CDH research gives hope to families

Research leading to improved outcomes for babies with congenital diaphragmatic hernia was the focus of a community forum last month in Melbourne.

The Fetal Therapy Research Group, led by Associate Professor Ryan Hodges, is working towards improving outcomes for babies who have difficulty breathing at birth due to a condition called congenital diaphragmatic hernia (CDH).

L-R: Ms Tara Gallo, Mr Ram Nataraja and Aidan Kashyap - Research leading to improved outcomes for babies with congenital diaphragmatic hernia (CDH) was the focus of a community forum last month.
L–R: Ms Tara Gallo, Mr Ram Nataraja, Aidan Kashyap

Supported by CDH Australia—a charity that supports families along their CDH journey—the research team is investigating new therapies that could help these babies’ lungs develop better during pregnancy.

On Friday, 25 May 2018, President of CDH Australia, Ms Tara Gallo, and board member Ms Courtney Vodopic, visited the Monash Health Translational Precinct (MHTP) to gain a better understanding of the bench-to-bedside research being undertaken.

“Tara and Courtney were really impressed with the care taken in every aspect of the MCH design to ensure that it is a safe and comfortable environment for young children and their families, and couldn’t believe the incredible scope of research being undertaken to improve outcomes for future babies born with CDH,” PhD student, Aidan Kashyap, said.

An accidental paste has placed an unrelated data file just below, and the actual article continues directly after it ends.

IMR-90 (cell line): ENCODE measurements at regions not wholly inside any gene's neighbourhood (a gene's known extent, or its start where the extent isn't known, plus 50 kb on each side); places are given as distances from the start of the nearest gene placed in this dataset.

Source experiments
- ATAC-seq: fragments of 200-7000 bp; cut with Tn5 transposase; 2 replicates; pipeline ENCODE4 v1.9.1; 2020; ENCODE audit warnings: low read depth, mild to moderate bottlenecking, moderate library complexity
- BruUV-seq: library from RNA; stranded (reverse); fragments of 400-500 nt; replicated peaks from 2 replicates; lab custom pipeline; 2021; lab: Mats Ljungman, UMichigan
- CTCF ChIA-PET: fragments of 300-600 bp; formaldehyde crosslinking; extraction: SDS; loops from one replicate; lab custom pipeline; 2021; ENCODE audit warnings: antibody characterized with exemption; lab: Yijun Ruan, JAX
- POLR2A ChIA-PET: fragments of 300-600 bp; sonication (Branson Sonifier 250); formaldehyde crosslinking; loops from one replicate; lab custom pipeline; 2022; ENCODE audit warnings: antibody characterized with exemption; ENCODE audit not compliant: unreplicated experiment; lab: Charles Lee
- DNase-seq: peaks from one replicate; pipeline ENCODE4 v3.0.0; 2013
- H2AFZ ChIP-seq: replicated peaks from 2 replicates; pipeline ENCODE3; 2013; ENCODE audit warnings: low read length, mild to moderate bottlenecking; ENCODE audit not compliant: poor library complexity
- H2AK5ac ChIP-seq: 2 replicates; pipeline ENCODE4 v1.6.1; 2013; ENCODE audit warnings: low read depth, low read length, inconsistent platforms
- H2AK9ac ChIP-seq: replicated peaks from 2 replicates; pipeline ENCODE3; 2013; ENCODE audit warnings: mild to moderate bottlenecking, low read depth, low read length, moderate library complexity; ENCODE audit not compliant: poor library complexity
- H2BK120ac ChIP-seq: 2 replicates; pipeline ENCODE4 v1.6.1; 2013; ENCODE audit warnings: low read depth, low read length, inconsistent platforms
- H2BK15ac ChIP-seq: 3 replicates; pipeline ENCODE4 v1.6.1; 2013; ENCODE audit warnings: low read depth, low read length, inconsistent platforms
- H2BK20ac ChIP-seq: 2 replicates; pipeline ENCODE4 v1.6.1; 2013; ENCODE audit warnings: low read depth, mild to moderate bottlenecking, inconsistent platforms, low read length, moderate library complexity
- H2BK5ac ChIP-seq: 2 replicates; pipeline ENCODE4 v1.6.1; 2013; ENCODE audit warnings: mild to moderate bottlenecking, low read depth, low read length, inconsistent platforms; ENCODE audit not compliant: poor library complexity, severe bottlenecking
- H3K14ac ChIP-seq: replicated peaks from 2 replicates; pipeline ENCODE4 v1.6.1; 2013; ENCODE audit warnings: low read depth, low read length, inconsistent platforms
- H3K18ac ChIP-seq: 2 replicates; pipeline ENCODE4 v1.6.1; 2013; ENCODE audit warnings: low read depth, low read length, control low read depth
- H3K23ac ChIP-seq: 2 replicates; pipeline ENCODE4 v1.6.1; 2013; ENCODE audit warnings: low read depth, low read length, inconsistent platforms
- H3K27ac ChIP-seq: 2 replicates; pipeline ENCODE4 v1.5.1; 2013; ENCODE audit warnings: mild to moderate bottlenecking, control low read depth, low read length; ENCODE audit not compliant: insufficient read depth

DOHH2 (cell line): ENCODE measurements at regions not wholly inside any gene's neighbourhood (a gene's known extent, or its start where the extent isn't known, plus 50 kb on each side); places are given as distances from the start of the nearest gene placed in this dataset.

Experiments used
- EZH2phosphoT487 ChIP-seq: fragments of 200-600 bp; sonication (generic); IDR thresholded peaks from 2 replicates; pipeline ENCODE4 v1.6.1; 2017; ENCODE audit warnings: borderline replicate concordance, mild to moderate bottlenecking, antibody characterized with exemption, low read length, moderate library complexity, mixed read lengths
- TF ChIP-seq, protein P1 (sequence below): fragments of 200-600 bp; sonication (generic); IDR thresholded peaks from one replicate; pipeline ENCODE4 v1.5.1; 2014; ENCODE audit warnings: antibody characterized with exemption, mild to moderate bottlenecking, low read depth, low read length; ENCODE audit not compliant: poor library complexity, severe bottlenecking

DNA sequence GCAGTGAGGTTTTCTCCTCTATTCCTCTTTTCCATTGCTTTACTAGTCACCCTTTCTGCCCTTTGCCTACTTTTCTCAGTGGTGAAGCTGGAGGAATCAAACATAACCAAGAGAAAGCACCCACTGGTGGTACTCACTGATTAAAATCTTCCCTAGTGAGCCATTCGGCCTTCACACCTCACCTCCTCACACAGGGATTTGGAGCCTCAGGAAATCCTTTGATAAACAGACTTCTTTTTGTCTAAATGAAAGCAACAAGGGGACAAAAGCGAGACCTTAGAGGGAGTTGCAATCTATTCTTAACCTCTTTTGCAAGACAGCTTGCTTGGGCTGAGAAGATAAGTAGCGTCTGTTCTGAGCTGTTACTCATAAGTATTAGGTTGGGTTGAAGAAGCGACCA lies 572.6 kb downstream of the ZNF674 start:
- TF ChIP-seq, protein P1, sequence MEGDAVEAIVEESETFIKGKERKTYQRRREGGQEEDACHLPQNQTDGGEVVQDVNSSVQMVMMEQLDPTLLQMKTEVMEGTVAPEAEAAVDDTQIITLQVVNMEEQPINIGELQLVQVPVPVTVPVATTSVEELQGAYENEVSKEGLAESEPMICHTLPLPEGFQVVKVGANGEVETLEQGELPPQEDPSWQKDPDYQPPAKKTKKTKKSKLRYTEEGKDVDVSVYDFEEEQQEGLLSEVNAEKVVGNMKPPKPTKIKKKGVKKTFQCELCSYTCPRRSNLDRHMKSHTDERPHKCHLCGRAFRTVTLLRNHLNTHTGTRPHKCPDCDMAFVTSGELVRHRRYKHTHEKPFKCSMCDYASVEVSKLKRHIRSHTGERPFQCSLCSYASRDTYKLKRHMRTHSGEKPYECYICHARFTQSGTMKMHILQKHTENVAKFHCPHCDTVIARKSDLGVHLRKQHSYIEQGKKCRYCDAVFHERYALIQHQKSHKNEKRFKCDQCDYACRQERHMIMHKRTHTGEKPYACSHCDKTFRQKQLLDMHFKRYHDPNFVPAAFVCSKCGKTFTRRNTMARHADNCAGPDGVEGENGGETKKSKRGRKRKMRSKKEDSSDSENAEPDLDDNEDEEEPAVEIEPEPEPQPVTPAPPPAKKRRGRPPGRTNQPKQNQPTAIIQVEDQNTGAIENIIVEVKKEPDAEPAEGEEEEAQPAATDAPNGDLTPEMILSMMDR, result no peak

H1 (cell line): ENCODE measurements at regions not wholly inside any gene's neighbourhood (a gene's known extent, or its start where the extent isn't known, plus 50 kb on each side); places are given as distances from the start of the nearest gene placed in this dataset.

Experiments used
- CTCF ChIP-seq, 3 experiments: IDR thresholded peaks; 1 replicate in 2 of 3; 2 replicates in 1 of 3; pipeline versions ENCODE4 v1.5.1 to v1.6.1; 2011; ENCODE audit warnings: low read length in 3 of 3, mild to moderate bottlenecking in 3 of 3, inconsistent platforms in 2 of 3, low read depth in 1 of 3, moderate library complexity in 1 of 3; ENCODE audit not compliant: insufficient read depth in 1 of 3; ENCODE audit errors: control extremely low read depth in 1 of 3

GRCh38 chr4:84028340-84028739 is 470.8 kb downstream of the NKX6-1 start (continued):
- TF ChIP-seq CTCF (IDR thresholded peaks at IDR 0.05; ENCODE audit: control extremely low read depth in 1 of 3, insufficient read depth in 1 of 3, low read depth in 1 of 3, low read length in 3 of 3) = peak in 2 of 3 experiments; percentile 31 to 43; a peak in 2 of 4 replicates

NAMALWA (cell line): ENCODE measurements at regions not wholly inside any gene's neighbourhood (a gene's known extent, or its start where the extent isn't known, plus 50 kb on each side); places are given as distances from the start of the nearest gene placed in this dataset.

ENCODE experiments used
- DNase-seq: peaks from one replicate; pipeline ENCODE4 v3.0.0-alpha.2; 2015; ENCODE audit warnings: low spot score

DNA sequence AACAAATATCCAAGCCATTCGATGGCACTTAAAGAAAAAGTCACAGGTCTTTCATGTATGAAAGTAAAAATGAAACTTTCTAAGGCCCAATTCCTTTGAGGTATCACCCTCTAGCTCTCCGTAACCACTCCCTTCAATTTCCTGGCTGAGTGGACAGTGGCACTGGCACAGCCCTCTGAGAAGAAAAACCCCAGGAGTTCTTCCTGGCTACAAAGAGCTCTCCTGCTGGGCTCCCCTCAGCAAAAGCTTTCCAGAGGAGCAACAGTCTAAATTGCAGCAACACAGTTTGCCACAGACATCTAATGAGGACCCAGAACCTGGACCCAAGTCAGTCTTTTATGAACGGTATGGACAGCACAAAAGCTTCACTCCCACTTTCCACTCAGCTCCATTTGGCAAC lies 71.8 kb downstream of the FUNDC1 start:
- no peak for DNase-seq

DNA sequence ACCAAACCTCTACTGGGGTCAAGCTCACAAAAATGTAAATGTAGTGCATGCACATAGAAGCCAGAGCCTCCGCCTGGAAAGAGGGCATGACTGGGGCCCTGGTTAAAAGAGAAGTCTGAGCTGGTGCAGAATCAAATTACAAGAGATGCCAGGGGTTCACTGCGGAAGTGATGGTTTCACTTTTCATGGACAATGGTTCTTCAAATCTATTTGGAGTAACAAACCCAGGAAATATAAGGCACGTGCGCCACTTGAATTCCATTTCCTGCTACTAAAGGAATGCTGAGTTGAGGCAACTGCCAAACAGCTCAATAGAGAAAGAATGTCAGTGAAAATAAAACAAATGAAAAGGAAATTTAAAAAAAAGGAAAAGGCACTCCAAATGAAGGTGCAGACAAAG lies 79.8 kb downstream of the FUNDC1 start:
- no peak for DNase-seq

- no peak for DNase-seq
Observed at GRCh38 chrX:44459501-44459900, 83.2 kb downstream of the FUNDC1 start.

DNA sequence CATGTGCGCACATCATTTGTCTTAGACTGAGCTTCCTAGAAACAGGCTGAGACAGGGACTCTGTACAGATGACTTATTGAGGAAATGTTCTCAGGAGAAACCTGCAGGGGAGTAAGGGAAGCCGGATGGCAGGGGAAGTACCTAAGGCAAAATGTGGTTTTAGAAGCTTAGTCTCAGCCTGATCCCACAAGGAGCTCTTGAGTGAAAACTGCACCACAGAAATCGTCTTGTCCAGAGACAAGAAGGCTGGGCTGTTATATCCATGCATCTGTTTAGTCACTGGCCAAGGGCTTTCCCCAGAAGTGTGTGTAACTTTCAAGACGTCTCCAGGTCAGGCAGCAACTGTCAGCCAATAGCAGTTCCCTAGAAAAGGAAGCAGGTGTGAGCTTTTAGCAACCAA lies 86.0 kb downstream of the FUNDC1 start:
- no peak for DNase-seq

On Saturday, 26 May 2018, CDH Australia held its Annual Forum – an event designed to provide the CDH community with an opportunity to come together to connect, support, and learn.

Congenital diaphragmatic hernia (CDH) facts

  • 1 in 4000 babies are born with congenital diaphragmatic hernia (CDH).
  • CDH is caused by a restriction on the baby’s lungs during development.
  • For babies born with CDH, birth is a treacherous experience. Early in their development, a hole forms in the diaphragm, allowing the stomach to move into the chest, preventing their lungs from growing. When they are born, their small lungs are often unable to breathe enough air to sustain life.
  • Around 30 per cent of babies born with CDH die soon after birth, while survivors may face lifelong neurological and respiratory problems.

Guest speakers at the event included paediatric surgeon, Mr Ram Nataraja and Aidan Kashyap, who gave presentations on the current management of babies with CDH at Monash Children’s Hospital (MCH), and some of the exciting new research on the horizon.

“In CDH, a hole in the diaphragm allows abdominal organs to enter the chest and prevent the lungs from growing appropriately during fetal development,” Aidan said.

“As a consultant paediatric surgeon at MCH, Mr Nataraja is an expert in repairing these hernias after birth.

“However, many of these babies continue to face difficulties breathing even once the hole is repaired, and some don’t make it to the operating room at all.”

Aidan’s research focuses on improving lung development in these babies before they are born, so that one day all babies with CDH, and their parents, can breathe a little easier.

If you, your extended family, or your patients have been affected by CDH, please get in touch with CDH Australia at

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